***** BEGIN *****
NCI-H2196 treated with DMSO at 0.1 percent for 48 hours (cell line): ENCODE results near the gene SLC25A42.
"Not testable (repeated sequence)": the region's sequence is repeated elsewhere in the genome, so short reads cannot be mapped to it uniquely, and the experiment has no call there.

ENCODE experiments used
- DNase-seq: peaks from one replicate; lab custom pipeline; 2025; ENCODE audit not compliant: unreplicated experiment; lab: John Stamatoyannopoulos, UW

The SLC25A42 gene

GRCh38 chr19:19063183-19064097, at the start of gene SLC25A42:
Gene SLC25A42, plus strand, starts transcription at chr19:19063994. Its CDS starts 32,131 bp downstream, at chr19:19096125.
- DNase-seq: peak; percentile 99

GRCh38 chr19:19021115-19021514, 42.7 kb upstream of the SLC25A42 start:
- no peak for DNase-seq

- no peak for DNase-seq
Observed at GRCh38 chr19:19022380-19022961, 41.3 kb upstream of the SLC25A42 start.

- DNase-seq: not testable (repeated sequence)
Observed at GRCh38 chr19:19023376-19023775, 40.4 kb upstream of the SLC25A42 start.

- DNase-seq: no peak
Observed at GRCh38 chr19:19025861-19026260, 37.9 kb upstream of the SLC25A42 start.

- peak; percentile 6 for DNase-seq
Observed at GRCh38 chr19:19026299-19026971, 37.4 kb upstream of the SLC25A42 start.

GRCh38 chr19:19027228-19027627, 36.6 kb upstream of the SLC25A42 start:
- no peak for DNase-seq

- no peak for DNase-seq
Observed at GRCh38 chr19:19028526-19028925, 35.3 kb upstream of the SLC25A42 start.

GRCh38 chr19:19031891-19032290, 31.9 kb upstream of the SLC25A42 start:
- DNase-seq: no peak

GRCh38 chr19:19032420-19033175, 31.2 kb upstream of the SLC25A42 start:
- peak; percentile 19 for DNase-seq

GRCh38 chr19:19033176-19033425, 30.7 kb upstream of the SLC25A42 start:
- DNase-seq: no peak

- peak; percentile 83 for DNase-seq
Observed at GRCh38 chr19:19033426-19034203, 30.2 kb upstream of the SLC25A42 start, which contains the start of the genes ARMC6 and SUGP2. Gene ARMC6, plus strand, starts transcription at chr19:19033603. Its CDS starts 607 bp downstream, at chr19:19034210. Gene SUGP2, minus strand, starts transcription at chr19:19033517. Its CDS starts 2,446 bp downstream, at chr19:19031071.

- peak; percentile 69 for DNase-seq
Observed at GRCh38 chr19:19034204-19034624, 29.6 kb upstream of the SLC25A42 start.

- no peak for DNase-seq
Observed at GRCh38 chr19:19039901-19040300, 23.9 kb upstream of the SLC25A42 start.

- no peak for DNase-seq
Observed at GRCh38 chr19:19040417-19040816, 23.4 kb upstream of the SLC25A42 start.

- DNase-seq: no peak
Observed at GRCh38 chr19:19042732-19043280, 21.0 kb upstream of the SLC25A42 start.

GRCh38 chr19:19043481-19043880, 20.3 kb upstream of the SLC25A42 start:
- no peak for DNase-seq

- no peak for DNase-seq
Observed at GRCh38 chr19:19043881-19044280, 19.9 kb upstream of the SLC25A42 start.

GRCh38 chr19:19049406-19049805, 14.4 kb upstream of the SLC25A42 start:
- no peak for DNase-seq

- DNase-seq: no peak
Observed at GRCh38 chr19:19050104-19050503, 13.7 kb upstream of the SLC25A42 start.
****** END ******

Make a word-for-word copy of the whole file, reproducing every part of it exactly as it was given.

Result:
NCI-H2196 treated with DMSO at 0.1 percent for 48 hours (cell line): ENCODE results near the gene SLC25A42.
"Not testable (repeated sequence)": the region's sequence is repeated elsewhere in the genome, so short reads cannot be mapped to it uniquely, and the experiment has no call there.

ENCODE experiments used
- DNase-seq: peaks from one replicate; lab custom pipeline; 2025; ENCODE audit not compliant: unreplicated experiment; lab: John Stamatoyannopoulos, UW

The SLC25A42 gene

GRCh38 chr19:19063183-19064097, at the start of gene SLC25A42:
Gene SLC25A42, plus strand, starts transcription at chr19:19063994. Its CDS starts 32,131 bp downstream, at chr19:19096125.
- DNase-seq: peak; percentile 99

GRCh38 chr19:19021115-19021514, 42.7 kb upstream of the SLC25A42 start:
- no peak for DNase-seq

- no peak for DNase-seq
Observed at GRCh38 chr19:19022380-19022961, 41.3 kb upstream of the SLC25A42 start.

- DNase-seq: not testable (repeated sequence)
Observed at GRCh38 chr19:19023376-19023775, 40.4 kb upstream of the SLC25A42 start.

- DNase-seq: no peak
Observed at GRCh38 chr19:19025861-19026260, 37.9 kb upstream of the SLC25A42 start.

- peak; percentile 6 for DNase-seq
Observed at GRCh38 chr19:19026299-19026971, 37.4 kb upstream of the SLC25A42 start.

GRCh38 chr19:19027228-19027627, 36.6 kb upstream of the SLC25A42 start:
- no peak for DNase-seq

- no peak for DNase-seq
Observed at GRCh38 chr19:19028526-19028925, 35.3 kb upstream of the SLC25A42 start.

GRCh38 chr19:19031891-19032290, 31.9 kb upstream of the SLC25A42 start:
- DNase-seq: no peak

GRCh38 chr19:19032420-19033175, 31.2 kb upstream of the SLC25A42 start:
- peak; percentile 19 for DNase-seq

GRCh38 chr19:19033176-19033425, 30.7 kb upstream of the SLC25A42 start:
- DNase-seq: no peak

- peak; percentile 83 for DNase-seq
Observed at GRCh38 chr19:19033426-19034203, 30.2 kb upstream of the SLC25A42 start, which contains the start of the genes ARMC6 and SUGP2. Gene ARMC6, plus strand, starts transcription at chr19:19033603. Its CDS starts 607 bp downstream, at chr19:19034210. Gene SUGP2, minus strand, starts transcription at chr19:19033517. Its CDS starts 2,446 bp downstream, at chr19:19031071.

- peak; percentile 69 for DNase-seq
Observed at GRCh38 chr19:19034204-19034624, 29.6 kb upstream of the SLC25A42 start.

- no peak for DNase-seq
Observed at GRCh38 chr19:19039901-19040300, 23.9 kb upstream of the SLC25A42 start.

- no peak for DNase-seq
Observed at GRCh38 chr19:19040417-19040816, 23.4 kb upstream of the SLC25A42 start.

- DNase-seq: no peak
Observed at GRCh38 chr19:19042732-19043280, 21.0 kb upstream of the SLC25A42 start.

GRCh38 chr19:19043481-19043880, 20.3 kb upstream of the SLC25A42 start:
- no peak for DNase-seq

- no peak for DNase-seq
Observed at GRCh38 chr19:19043881-19044280, 19.9 kb upstream of the SLC25A42 start.

GRCh38 chr19:19049406-19049805, 14.4 kb upstream of the SLC25A42 start:
- no peak for DNase-seq

- DNase-seq: no peak
Observed at GRCh38 chr19:19050104-19050503, 13.7 kb upstream of the SLC25A42 start.